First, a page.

My photo

And St Francis is your typical El Greco Franciscan. I do love an El Greco Franciscan. That pictured below was my first, sent to me in a postcard by my friend Emily:

1504grec

I realise that each of us has his/her own pieces that attract us more than others in a gallery, and I shouldn’t be a snob, anyway. But I wished I could have informed my fellow visitors, without being a jerk. But I’m too much of a jerk for that, so I decided to write a blog.

Because I like this painting, and maybe you, gentle reader, will like it, too.

Readily available mediaeval mystics

Angelic Choir by St Hildegard

Carl Trueman, back in 2008, penned a little piece about why evangelicals should read the mediaeval mystics. One of the reasons put forward is the fact that our friends who aren’t Christian but with an interest in spirituality are likely to be probing the mystics who are readily available from publishers such as Penguin as opposed to some obscure or pricey Christian publishing house.

The question arises: Which mystics can you or your friends easily get a hold of without breaking the bank or darkening the door of a theological bookshop? Here are a few, drawing from Penguin Classics, Oxford World’s Classics, and the HarperCollins Spiritual Classics series. I admit to my knowledge being incomplete; perhaps other popular translations exist!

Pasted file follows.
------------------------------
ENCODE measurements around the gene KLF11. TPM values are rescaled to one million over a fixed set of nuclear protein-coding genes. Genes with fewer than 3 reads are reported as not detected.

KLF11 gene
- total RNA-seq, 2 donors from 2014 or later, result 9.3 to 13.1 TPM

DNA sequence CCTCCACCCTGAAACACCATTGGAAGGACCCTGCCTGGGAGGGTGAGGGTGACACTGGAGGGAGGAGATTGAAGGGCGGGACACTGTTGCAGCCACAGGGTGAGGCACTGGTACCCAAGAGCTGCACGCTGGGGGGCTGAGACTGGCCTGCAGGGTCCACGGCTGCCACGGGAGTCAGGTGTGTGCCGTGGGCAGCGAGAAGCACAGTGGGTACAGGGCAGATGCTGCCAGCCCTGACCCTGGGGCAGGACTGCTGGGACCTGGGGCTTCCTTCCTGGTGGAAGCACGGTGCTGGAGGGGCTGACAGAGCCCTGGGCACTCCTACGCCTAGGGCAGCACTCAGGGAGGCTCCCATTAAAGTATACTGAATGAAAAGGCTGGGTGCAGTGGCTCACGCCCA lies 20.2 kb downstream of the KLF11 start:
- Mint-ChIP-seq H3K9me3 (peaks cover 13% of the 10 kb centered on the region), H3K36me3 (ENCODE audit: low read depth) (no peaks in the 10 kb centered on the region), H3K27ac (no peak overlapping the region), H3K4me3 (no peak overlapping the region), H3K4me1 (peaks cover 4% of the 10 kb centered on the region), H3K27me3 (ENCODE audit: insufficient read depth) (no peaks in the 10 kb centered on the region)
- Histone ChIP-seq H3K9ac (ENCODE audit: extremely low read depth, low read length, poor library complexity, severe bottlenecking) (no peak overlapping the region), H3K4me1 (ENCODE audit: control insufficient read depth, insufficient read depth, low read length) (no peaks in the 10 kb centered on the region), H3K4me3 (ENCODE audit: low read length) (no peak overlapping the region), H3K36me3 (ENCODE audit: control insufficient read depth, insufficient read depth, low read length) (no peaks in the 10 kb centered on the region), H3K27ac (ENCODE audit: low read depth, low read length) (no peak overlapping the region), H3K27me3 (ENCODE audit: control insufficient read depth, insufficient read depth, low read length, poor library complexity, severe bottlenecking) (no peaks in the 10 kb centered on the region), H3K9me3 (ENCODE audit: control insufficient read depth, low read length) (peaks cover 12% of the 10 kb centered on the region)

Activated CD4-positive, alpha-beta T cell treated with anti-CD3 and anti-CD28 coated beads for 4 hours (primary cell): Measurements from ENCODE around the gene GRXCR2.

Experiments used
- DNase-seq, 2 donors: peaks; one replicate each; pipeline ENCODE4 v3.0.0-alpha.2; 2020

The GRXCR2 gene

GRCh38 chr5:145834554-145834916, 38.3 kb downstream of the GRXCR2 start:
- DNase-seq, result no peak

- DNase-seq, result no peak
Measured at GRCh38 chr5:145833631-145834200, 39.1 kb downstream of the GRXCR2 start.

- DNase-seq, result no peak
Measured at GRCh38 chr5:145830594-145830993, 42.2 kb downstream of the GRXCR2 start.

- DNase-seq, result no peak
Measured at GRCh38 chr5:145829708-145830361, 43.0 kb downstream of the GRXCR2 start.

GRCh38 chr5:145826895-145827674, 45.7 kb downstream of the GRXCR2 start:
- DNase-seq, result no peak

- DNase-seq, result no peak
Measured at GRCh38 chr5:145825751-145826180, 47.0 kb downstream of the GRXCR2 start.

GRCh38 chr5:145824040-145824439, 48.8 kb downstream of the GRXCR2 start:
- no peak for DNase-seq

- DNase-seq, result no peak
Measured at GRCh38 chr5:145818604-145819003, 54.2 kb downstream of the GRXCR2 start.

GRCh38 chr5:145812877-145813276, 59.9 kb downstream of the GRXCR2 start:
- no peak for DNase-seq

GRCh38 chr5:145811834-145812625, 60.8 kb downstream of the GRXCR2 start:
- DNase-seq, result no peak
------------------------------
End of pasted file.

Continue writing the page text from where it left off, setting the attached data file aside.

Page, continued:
In chronological order:

The Desert Fathers: Sayings of the Early Christian Monks, trans. Benedicta Ward, published by Penguin. More Late Antique in origin and ascetic in focus, this text is nonetheless one of the streams out of which mediaeval mystical theology and monastic thought flow, although a dense and difficult one.

The Prayers and Meditations of Saint Anselm with the Proslogion published by Penguin. When I read St Anselm’s 11th-century meditations, I can’t help but feel there is some element of the mystical to his devotional writings.

The Cistercian World: Monastic Writings of the Twelfth Century, published by Penguin. This anthology keeps tantalising me; from it, I have read some of St Bernard of Clairvaux’s sermons on Song of Songs, one of the most influential texts of mediaeval mysticism that made St Bernard Dante’s guide to the uncreated light and who was regarded by Thomas Merton as the last of the Fathers. Note there is also the volume Selected Works of Bernard of Clairvaux from HarperCollins Spiritual Classics.